First meeting of the South-American CNRS network in Santiago of Chile

Publié le 28 mai 2019
Du 8 au 10 mai 2019, co-organisée par le Bureau du CNRS à Rio de Janeiro, les partenaires universitaires chiliens et l’Ambassade de France au Chili, la première rencontre du réseau CNRS en Amérique du Sud a eu lieu à Santiago du Chili dans le cadre des 80 ans du CNRS.

From May 8th until May 10th, co-organised by the CNRS office in Rio, the Chilean academic partners and the French embassy, the first Latin-American CNRS network meeting took place in Santiago of Chile as part of the 80th CNRS’s birthday.

The aim was to gather the main actors of the CNRS cooperation in South-America but also to reinforce the collaborations with the South-American institutions. On that occasion, a CNRS delegation attended the event to better know the South-American CNRS network and to sign the renewal agreements for two UMI (International Mixt Unit) and one LIA (Joint International Laboratory). This delegation was composed by: Alain Schuhl, Chief Research Officer, Patrick Nédellec, director of the CNRS European Research and International Cooperation Department, Jean Thèves, Deputy Director for the Americas & Australia, Antonia Alcaraz, Responsible for cooperation in South-America. Guy Perrin, DAS INSU and Martine Hossaert, DAS INEE, respectively head of the two UMI renewed at this occasion, were also present.

The first institutional day of May 8th took place at the splendid former Chilean Congress hall where 3 conferences opened to the public addressed several topics: observational astronomy, climate sciences, water, biodiversity and data sciences[1].

An official ceremony was held in the afternoon and was inaugurated by Alain Schuhl, Chief Research Officer CNRS, Roland Dubertrand, French ambassador in Chile, Ennio Vivaldi Véjar, Rector of the University of Chile (UChile) and Ignacio Sánchez Díaz, Rector of the Catholic University of Chile (PUC). The renewal agreements of the Unité Mixte Internationale (UMI) EBEA (Evolutionary Biology and Ecology of Algae), the UMI LFCA (Franco-chilean laboratory for astronomy) and the Laboratoire International Associé (LIA) ANDES (Translation of hanta viruses defining a therapeutic target) have been assigned with the PUC and UChile rectors.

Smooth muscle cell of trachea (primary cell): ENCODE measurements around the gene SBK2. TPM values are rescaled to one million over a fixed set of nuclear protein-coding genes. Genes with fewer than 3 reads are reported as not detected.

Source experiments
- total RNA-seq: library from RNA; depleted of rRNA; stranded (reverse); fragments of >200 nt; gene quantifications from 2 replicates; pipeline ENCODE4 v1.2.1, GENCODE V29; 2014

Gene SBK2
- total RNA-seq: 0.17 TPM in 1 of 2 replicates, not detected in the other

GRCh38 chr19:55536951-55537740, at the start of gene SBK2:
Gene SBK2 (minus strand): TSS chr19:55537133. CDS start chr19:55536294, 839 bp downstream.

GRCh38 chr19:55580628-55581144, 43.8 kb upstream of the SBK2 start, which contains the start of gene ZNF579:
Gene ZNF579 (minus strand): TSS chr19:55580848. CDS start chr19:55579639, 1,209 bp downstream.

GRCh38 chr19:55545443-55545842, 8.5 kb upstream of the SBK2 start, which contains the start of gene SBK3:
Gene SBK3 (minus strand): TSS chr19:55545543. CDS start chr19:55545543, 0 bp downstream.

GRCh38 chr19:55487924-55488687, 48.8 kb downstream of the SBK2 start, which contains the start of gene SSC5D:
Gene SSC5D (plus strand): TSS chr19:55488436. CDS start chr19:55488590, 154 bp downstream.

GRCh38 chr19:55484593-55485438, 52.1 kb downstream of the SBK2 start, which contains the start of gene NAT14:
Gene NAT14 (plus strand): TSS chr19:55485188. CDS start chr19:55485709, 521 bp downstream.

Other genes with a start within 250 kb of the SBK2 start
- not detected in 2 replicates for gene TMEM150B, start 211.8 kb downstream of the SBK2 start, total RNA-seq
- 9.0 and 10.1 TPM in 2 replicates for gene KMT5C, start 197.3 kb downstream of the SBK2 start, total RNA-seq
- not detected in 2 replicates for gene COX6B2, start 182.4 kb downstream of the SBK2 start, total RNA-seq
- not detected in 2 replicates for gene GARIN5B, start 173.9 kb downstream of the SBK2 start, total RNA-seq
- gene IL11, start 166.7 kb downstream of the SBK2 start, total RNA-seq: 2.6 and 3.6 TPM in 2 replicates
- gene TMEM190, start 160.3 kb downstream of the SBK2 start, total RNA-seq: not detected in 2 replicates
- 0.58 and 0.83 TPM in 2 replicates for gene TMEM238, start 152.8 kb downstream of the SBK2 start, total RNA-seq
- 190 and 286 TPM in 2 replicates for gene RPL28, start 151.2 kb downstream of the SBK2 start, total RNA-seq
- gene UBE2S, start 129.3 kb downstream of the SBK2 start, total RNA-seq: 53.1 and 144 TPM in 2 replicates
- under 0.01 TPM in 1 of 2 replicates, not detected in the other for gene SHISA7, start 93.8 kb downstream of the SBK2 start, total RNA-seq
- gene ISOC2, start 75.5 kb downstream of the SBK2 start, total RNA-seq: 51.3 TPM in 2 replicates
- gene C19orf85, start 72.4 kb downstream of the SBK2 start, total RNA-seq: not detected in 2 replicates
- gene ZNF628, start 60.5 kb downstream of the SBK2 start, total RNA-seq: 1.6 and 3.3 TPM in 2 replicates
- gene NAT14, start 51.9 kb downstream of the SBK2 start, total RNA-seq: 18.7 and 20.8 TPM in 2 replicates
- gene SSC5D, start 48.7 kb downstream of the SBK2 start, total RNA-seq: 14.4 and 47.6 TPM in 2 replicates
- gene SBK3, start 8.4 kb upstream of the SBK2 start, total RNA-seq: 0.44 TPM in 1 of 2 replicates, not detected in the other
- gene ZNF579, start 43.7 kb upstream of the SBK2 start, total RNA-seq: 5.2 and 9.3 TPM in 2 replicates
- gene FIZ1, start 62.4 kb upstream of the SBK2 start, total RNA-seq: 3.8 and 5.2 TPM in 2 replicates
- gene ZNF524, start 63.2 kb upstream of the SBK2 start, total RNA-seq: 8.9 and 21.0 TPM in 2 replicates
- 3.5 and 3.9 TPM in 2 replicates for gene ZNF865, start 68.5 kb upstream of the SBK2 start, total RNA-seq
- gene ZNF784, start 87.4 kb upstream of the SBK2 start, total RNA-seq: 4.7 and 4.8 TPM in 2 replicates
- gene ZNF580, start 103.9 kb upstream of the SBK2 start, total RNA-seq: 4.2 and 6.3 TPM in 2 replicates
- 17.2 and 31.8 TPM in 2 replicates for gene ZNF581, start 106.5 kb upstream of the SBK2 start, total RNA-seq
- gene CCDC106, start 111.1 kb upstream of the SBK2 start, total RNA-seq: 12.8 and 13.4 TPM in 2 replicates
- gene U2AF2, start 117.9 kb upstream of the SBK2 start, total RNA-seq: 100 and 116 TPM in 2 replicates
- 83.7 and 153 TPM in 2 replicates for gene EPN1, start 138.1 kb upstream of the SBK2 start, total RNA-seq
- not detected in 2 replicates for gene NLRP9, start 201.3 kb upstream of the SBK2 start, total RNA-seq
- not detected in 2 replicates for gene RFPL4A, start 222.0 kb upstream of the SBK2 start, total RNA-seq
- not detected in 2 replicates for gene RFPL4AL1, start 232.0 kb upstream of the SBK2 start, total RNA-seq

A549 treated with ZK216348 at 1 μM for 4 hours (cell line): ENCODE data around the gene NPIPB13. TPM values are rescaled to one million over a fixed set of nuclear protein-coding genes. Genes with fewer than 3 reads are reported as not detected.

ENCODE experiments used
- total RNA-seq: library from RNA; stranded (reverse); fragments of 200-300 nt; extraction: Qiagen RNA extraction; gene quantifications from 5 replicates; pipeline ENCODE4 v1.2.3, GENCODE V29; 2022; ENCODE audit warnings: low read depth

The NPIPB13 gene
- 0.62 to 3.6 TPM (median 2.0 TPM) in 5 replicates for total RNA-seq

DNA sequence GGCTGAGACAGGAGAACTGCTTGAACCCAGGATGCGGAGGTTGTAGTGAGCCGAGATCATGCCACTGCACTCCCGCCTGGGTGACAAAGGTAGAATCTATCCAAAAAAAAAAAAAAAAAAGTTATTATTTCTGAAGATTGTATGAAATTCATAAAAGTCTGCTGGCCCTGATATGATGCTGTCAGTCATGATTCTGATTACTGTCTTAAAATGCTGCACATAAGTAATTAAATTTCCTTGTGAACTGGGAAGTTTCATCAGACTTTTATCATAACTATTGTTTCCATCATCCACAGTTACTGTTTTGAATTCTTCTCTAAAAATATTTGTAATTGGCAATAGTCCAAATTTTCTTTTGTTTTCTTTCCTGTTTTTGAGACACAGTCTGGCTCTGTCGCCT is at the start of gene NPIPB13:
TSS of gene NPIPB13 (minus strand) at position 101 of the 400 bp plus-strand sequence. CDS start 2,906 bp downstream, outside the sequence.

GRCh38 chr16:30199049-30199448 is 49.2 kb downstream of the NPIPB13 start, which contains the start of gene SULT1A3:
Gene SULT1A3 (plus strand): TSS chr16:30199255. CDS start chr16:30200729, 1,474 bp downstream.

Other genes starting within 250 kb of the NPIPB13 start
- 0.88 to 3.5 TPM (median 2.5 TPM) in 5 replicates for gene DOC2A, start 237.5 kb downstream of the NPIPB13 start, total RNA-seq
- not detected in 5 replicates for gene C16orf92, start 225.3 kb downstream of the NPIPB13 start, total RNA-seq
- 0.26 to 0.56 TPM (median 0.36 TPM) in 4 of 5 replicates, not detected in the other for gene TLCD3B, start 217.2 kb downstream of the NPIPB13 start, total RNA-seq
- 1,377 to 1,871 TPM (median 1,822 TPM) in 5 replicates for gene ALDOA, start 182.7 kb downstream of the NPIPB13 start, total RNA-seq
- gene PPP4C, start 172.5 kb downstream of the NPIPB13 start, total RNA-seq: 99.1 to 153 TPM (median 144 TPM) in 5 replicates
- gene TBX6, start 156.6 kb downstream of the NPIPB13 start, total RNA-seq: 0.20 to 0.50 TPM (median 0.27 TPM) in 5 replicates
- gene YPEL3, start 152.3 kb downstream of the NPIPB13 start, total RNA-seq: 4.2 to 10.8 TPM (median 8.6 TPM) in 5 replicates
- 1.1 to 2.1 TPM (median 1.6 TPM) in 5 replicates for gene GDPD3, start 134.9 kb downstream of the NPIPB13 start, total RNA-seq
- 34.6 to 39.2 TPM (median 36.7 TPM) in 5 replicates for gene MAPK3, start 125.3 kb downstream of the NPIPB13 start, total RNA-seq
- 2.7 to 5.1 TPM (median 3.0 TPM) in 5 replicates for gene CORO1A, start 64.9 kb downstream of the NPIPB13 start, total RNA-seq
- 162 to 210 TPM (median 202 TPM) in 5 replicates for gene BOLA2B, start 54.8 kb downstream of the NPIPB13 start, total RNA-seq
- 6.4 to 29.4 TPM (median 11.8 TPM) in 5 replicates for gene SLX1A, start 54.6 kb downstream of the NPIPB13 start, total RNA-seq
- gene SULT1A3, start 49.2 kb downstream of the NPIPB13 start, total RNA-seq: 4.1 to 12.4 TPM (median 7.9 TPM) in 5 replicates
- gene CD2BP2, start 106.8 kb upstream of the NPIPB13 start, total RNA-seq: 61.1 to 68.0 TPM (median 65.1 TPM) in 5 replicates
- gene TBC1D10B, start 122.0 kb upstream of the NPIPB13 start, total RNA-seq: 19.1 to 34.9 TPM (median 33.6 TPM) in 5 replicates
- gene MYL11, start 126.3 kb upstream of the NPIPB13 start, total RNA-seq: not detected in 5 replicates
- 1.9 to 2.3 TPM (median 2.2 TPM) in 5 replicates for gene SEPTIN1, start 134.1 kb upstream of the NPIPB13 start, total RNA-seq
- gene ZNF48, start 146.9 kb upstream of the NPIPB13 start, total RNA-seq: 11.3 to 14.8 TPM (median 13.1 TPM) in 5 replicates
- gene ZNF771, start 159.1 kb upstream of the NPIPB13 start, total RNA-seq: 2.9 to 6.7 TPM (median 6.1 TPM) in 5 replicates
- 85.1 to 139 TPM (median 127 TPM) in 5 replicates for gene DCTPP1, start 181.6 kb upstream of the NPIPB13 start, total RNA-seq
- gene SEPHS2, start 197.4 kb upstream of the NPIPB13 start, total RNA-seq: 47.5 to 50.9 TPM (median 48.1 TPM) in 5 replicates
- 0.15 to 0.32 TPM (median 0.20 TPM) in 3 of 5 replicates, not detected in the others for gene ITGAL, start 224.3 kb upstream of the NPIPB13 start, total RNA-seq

[1] The conferences were provided by Guy Perrin (Scientific Deputy Director CNRS/INSU), Mónica Rubio (Full professor at the University of Chile), Hervé Le Treut (Director of the Pierre et Simon Laplace Institute), Thierry Pérez (Director of research CNRS), Michelle Klautau (Full Professor at the Federal University of Rio de Janeiro), Servet Martínez (Scholar at the CMM, University of Chili) and Nayat Sanchez-Pi (Director of the INRIA Chile). 

The day ended by three presentations. The first one was given by Rafael Correa, Rector of the O’Higgins University who talked about the franco-chilean relations history. Then Patrick Nédellec, Director of the CNRS European Research and International Cooperation Department presented the CNRS’s international activities and the new CNRS’s tools for international cooperation. To conclude, a more general presentation about archaeology in the Atacama Desert was given by par Lautaro Nuñez, full professor at the Catholic University of the North (UCN). Furthermore, Alain Schuhl met the new Science Technology & Innovation Minister, Andrés Couve, and could talk about the next COP25 organised by Chile at the end of the year.

The 9th and 10th of May were devoted to round tables. They took place at the Catholic University of Chile (PUC) and at the University of Chile (UChile).  About twenty scholars and professionals presented some of their work during five round tables, each one focusing on a particular theme. The five themes debated during the round tables were, for the first one, the challenges of scientific diffusion, for the second one, the challenges linked to the data sciences and the third one on May 9 tackled the thematic of “Climate – Water – Biodiversity”.

The two last themes were presented on May 10, firstly about the data and climate interdisciplinary sciences and then about interaction between public and private research.

To close the event, the actors responsible for the UMI and LIA in South-America gathered in order to better know each other and to exchange ideas on their projects. Several challenges of the CNRS in South-America have been highlighted: increasing the CNRS visibility in the region, reinforcing the network proximity and improving the relations with the institutional authorities. One of the lever of action would be to consider the creation of a more formal CNRS network in South-America.

This first meeting showed the interest to tackle the cooperation in a regional approach.

UMI and LIA PIs in South-America exchanging ideas at the University of Chile

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